A JUDGMENT is a final court order determining the rights and obligations of the parties to a lawsuit. Typically, it is an order establishing that one party (usually the plaintiff) is owed a certain amount of money by the other (usually the defendant), and is entitled to use any legal means to collect the judgment.
A DEBTOR is someone who owes money. A JUDGMENT DEBTOR owes money and has a judgment against him or her.
An EXAMINATION, in this case, is the asking of questions to a witness who is under oath.
A JUDGMENT CREDITOR (a creditor with a judgment confirming his / her rights) can obtain from the court an order requiring the judgment debtor to appear in court and answer questions under oath about his or her assets and income, to help the creditor in collecting the judgment. If, for example, the examination revealed that the debtor was working at a high payment job, the creditor could start garnishment proceedings. Or, if the debtor was a landlord leasing out real estate, the creditor could obtain an order requiring the debtor’s tenants to pay the rent to the creditor instead.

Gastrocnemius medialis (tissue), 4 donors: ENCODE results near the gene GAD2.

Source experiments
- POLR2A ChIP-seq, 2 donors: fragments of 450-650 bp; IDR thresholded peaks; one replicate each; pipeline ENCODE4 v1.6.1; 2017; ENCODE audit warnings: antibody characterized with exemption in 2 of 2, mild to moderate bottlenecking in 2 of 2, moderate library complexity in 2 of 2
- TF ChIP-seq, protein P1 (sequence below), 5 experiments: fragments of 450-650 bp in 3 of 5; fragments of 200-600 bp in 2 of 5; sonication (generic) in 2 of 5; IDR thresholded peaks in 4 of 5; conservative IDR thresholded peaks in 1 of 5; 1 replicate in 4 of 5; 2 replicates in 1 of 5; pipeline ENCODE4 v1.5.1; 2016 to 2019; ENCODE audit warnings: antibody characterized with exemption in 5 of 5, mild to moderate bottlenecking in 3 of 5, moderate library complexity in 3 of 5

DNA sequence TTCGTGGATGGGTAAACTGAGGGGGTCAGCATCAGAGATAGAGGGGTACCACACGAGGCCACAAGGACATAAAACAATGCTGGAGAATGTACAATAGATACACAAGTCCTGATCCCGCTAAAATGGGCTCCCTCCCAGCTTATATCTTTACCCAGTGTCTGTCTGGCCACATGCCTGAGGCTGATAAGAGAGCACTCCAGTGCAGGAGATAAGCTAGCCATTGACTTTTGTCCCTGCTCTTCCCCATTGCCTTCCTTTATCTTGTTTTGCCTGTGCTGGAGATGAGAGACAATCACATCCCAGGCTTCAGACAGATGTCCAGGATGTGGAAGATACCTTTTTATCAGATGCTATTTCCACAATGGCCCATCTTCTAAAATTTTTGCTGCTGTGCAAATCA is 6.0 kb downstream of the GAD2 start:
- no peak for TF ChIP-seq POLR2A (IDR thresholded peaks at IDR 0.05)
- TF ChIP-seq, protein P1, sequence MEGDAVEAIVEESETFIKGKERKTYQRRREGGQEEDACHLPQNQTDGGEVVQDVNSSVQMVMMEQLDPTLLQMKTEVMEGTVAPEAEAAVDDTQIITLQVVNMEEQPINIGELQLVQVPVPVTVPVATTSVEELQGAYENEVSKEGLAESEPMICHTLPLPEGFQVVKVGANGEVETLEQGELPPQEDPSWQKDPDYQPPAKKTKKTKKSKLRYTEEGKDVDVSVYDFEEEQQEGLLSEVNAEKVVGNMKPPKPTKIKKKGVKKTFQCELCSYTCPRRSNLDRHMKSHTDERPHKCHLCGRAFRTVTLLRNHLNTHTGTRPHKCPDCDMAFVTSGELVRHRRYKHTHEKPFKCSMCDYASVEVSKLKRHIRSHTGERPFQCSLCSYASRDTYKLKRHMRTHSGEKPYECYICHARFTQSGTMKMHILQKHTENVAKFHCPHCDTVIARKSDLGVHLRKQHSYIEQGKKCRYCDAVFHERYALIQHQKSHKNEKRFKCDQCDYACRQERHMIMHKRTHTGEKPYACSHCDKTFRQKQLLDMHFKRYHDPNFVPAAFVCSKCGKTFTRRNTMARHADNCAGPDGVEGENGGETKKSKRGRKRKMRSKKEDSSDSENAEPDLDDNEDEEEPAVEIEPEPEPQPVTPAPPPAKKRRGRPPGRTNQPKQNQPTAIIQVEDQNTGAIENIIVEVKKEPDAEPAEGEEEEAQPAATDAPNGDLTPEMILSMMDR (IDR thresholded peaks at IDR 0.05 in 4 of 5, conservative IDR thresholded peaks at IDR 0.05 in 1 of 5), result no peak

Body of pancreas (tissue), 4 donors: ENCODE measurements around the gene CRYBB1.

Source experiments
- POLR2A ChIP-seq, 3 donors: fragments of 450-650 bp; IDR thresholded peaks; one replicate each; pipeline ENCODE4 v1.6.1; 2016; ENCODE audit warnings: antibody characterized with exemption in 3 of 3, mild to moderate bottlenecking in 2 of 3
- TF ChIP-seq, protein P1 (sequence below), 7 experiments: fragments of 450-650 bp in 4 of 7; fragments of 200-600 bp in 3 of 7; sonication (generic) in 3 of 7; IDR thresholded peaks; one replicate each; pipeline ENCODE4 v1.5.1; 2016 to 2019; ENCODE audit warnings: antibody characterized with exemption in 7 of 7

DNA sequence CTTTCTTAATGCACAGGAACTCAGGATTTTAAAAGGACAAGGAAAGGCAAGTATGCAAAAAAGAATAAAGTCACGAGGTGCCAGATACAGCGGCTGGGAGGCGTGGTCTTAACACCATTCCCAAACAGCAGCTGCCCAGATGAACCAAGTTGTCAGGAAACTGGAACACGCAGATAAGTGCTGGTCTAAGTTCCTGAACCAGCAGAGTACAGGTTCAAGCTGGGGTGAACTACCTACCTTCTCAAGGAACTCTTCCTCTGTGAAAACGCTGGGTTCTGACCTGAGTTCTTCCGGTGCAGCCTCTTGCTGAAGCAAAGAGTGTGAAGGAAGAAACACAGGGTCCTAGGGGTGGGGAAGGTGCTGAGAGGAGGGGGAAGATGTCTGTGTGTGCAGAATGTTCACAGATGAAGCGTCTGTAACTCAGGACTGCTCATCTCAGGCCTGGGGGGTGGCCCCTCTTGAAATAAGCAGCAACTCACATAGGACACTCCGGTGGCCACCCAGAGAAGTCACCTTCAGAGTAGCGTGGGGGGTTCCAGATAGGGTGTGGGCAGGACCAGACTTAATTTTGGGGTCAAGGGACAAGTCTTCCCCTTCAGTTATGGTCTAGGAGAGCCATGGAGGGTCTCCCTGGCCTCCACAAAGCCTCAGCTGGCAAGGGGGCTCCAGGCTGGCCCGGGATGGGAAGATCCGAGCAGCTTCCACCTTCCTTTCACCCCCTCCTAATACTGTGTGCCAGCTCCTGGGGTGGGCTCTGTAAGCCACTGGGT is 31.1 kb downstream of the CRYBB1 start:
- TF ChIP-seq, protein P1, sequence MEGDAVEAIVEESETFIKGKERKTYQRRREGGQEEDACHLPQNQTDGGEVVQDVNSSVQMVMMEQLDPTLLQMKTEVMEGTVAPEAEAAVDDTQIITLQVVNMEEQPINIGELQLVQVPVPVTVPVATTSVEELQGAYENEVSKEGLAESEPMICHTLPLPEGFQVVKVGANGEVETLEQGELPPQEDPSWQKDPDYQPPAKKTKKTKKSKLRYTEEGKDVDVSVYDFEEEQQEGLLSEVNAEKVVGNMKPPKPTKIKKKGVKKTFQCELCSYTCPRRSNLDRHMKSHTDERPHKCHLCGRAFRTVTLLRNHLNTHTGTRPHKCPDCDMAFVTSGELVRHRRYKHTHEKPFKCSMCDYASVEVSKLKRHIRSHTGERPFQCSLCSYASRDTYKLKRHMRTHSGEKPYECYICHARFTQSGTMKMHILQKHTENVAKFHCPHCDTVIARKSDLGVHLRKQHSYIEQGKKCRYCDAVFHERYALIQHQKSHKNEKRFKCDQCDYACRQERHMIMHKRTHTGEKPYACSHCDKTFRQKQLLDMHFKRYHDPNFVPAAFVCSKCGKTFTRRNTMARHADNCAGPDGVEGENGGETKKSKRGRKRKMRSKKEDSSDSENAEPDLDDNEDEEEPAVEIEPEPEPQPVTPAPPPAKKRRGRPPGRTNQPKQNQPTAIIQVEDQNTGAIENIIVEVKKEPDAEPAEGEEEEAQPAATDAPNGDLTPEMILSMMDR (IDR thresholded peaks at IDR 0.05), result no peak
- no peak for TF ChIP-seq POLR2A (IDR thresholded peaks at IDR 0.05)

Typically, the creditor also serves a subpoena on the debtor, requiring the debtor to appear with a long catalogue of documents, such as bank statements, pay stubs, tax returns, titles to cars and real estate, etc.
If the judgment debtor, after being validly served with an order to appear, fails to appear, then the court can issue a bench warrant for his or her arrest. Meaning that if the debtor gets pulled over for a traffic stop, off they go to jail!
Technically, the Judgment Debtor Exam is not a way of collecting a debt, but may lead to information to help collect a debt. As a practical matter, many debtors do not want to testify in court.
If you are facing a judgment debtor exam or want to use one to collect a debt, call our office for a free consultation.